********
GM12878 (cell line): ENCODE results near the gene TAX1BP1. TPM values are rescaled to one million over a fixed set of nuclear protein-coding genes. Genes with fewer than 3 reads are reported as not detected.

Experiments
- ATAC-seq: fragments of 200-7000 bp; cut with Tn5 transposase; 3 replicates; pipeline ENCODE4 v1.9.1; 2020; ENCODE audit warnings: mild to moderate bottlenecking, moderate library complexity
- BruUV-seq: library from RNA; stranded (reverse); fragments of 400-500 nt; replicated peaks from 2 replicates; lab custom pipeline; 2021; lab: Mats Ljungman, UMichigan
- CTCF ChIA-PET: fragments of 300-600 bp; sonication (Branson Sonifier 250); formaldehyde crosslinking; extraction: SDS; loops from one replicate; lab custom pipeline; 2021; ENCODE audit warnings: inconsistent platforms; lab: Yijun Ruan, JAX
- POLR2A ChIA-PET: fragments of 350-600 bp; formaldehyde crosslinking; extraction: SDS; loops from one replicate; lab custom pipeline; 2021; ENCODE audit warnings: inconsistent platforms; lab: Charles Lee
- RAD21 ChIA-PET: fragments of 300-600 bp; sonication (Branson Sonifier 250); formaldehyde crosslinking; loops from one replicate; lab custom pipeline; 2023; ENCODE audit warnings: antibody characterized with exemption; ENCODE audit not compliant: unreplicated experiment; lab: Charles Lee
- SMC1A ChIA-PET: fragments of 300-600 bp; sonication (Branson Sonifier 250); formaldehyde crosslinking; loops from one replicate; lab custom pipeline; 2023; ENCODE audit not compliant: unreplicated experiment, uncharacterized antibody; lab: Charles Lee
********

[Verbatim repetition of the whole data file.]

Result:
GM12878 (cell line): ENCODE results near the gene TAX1BP1. TPM values are rescaled to one million over a fixed set of nuclear protein-coding genes. Genes with fewer than 3 reads are reported as not detected.

Experiments
- ATAC-seq: fragments of 200-7000 bp; cut with Tn5 transposase; 3 replicates; pipeline ENCODE4 v1.9.1; 2020; ENCODE audit warnings: mild to moderate bottlenecking, moderate library complexity
- BruUV-seq: library from RNA; stranded (reverse); fragments of 400-500 nt; replicated peaks from 2 replicates; lab custom pipeline; 2021; lab: Mats Ljungman, UMichigan
- CTCF ChIA-PET: fragments of 300-600 bp; sonication (Branson Sonifier 250); formaldehyde crosslinking; extraction: SDS; loops from one replicate; lab custom pipeline; 2021; ENCODE audit warnings: inconsistent platforms; lab: Yijun Ruan, JAX
- POLR2A ChIA-PET: fragments of 350-600 bp; formaldehyde crosslinking; extraction: SDS; loops from one replicate; lab custom pipeline; 2021; ENCODE audit warnings: inconsistent platforms; lab: Charles Lee
- RAD21 ChIA-PET: fragments of 300-600 bp; sonication (Branson Sonifier 250); formaldehyde crosslinking; loops from one replicate; lab custom pipeline; 2023; ENCODE audit warnings: antibody characterized with exemption; ENCODE audit not compliant: unreplicated experiment; lab: Charles Lee
- SMC1A ChIA-PET: fragments of 300-600 bp; sonication (Branson Sonifier 250); formaldehyde crosslinking; loops from one replicate; lab custom pipeline; 2023; ENCODE audit not compliant: unreplicated experiment, uncharacterized antibody; lab: Charles Lee